Better Off Well


The Dorito Effect: How It's Changing Our Health

Dorito Effect

Feed hay to a group of sheep and they will eat until they are nutritionally satisfied. Flavor that hay with a palatant - a chemical flavor enhancer- and the sheep eat 15% more than they did before. This phenomenon is what drives the livestock industry to flavor their corn and soy feed. After all, pigs that eat more fatten quickly. Time, as they say, is money.

It's not only the livestock industry that uses this flavor technology, however. Companies like Gifford Labs and McCormick have been flavoring human food for decades. Flavor is what we do best, claims Da Vinci Gourmet.

For more than a decade we have been making your coffee more flavorful, making your mochas creamier, sweetening your favorite desserts, and tempting you with our gourmet confections. We never stop looking for new ways to expand your flavor experience like spicing things up with our new Chai tea.

The very technology that has turned eating habits into a science is what brings us Cinnamon Bun Oreos, Garden Salsa Sun Chips, and Dr. Pepper Barbecue Sauce.

Oh, and yes, Doritos. Doritos, in fact, were one of the first chemically flavored foods and it was only after the added flavoring that sales of Doritos skyrocketed, eventually placing it firmly among the top chip brands today, with over a billion dollars in sales for 2015 alone.

But what happens when foods treated with flavors that made sheep eat more is fed to humans?

I'm guessing you know the answer to that.

Mark Schatzker is an award-winning author and journalist who believes the obesity, diabetes, and heart disease epidemic cannot be explained away by carbs and fat. In The Dorito Effect, Schatzker takes us in for a compelling journey through the science of flavoring, the concept of inherent nutritional wisdom, and the impact of conventional farming on nutrient and flavor content that, along with advances in flavor technology, are changing taste buds and brain patterns.

The Dorito Effect, Schatzer illustrates, is influencing our eating behaviors, often without our knowledge and sometimes against our own will.

Here, Mark answers a few questions about what he learned while researching The Dorito Effect...

Mark, I found that every man I talked with about this book begged me, on hands and knees, to not tell him he shouldn't eat Doritos. It seems that The Dorito Effect, then, was the perfect title for your book and a great example of an addictive food. I wonder if the reason you started with Doritos had anything to do with your own personal addiction?

My own relationship with Doritos is no different. If I pass by a bowl of Doritos and don’t eat any, I’m fine. But if I have one, it’s game over — I head back for more, no matter how hard I resist. The strange thing about Doritos is I don’t actually like them that much. I don’t savor them the way I might savor a great ale or a piece of dark chocolate. This craving lights up in me that I can’t seem to put out. We’ve all been there. And what is perhaps most disturbing about this is that it mirrors certain aspects of food addiction. The neuroscience of food addiction shows that food addicts don’t like food more than healthy eaters — they desire it more. They experience an outsized want for food that isn’t satisfied by food when they eat — so they keep eating more.

But that’s not why I called the book The Dorito Effect. What most people don’t know is that the original Doritos were just salted tortilla chips, and they didn’t sell particularly well. It wasn’t until the addition of taco flavoring that Doritos became the smash hit we know them to be. The birth of Doritos illustrates the power of flavor chemicals to induce us to eat food we would ordinarily leave alone. Thanks to those flavorings, a snack people didn’t want became a snack people could not stop eating.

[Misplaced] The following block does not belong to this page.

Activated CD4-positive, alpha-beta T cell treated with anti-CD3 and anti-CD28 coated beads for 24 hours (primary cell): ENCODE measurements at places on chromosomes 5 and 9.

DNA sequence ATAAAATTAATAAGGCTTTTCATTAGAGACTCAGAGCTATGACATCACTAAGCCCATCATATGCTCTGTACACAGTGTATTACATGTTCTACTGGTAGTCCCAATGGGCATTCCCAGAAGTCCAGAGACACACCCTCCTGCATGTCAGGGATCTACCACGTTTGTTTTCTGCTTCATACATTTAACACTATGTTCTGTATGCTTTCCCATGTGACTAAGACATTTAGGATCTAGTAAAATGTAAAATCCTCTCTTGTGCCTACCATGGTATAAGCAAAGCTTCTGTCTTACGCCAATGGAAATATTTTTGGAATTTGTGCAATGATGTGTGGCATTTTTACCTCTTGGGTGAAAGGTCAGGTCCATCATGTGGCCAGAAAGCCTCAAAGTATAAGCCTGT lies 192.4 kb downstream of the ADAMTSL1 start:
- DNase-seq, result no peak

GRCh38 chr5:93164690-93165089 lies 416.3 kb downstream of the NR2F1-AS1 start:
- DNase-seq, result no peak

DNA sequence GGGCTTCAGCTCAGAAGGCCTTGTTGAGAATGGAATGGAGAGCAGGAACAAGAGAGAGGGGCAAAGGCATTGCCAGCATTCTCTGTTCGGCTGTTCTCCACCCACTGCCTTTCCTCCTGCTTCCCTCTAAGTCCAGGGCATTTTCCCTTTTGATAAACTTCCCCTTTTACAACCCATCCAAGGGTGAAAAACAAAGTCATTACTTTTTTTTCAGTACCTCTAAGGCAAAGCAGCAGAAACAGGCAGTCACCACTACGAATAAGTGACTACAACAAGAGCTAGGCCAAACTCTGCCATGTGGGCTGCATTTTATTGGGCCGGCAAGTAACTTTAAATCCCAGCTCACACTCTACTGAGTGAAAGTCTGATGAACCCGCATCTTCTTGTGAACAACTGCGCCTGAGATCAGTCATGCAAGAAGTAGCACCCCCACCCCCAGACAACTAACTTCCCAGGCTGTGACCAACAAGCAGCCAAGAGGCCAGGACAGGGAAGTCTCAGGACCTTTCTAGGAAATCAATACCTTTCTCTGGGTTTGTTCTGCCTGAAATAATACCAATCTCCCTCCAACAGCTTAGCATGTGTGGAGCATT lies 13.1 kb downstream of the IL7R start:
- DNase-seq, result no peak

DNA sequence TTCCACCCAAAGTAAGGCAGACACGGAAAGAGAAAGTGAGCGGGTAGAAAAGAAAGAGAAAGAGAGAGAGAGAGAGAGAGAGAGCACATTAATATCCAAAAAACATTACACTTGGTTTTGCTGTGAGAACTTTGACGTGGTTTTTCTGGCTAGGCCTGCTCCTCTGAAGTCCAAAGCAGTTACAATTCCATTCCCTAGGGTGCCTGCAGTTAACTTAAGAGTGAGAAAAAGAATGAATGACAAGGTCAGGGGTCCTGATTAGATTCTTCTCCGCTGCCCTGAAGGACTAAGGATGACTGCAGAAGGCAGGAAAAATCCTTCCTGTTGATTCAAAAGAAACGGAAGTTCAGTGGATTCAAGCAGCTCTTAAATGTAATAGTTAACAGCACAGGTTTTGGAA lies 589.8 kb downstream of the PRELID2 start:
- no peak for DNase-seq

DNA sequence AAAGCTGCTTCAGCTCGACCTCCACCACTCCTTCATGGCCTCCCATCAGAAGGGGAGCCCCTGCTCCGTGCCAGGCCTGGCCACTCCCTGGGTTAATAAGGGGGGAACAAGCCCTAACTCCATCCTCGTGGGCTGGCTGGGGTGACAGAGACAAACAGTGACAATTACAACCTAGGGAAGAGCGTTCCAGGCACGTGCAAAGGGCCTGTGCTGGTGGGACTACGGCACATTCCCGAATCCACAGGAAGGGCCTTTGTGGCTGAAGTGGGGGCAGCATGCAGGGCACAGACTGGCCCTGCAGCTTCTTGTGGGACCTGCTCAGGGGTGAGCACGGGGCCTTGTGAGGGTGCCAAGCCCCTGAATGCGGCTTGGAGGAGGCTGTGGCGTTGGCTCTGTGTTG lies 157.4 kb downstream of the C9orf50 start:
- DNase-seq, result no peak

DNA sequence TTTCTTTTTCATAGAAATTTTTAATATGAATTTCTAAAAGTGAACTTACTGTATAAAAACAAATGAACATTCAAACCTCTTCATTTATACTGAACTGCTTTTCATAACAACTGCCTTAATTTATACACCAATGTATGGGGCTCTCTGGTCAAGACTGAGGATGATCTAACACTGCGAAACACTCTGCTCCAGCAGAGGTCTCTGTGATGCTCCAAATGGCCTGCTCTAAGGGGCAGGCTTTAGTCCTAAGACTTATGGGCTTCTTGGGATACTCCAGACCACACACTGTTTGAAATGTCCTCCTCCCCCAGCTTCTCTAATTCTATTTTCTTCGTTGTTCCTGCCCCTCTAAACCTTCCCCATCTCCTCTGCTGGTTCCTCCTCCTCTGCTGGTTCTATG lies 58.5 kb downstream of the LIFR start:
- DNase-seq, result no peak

While it wasn't a surprise that studies measuring nutrients in today's produce show fewer nutrients overall than 60 years ago, it was fascinating to learn that these nutrients are responsible for flavor and so our produce- and meat- offered today is much more bland because of this. Based on your research, is this the same for organically grown food?

If you look at the scientific literature where they’ve tested organic for better flavor and/or nutrition, the results are all over the map. Some studies find there is a difference, many find that there is not. So the simple answer is... maybe. But the truth is, the word “organic” is no guarantee of quality or purity. I’ve had organic tomatoes that brought me close to tears of joy, but I’ve also had organic tomatoes that tasted like cardboard.

One of the ways we’ve dumbed produce down is through breeding — we keep selecting varieties of fruits and vegetables that produce the biggest crops, have the longest shelf life, are resistant to disease, and so forth. Every time we select these traits and ignore flavor, we lose flavor. So if you take a modern tomato that has lost the genetic potential for flavor, it doesn’t matter how lovingly and tenderly and organically you grow it, it just won’t have any flavor.

While natural foods are becoming more bland, processed foods are exploding with ever more variety of synthetic combinations of flavor. It gets hard for natural food to compete. What do you suggest people do if they are transitioning back to a whole foods, healthy kind of eating?

The first thing people should do is look at the label. If you see “artificial flavor” or “natural flavor” in the ingredient panel, then you know synthetic flavor chemicals have been added. I think they’ll be surprised at how prevalent the use of synthetic flavors has become. You don’t just find them in soft drinks and chips — they’re in pasta sauces, frozen pizzas, frozen burgers, chicken strips, and soy milk. And there’s a lot of fruity yogurts these days that contain very little fruit yet still taste remarkably like, say, blueberry or raspberry. The effect is the same as with those original taco flavored Doritos — you eat more than you otherwise would.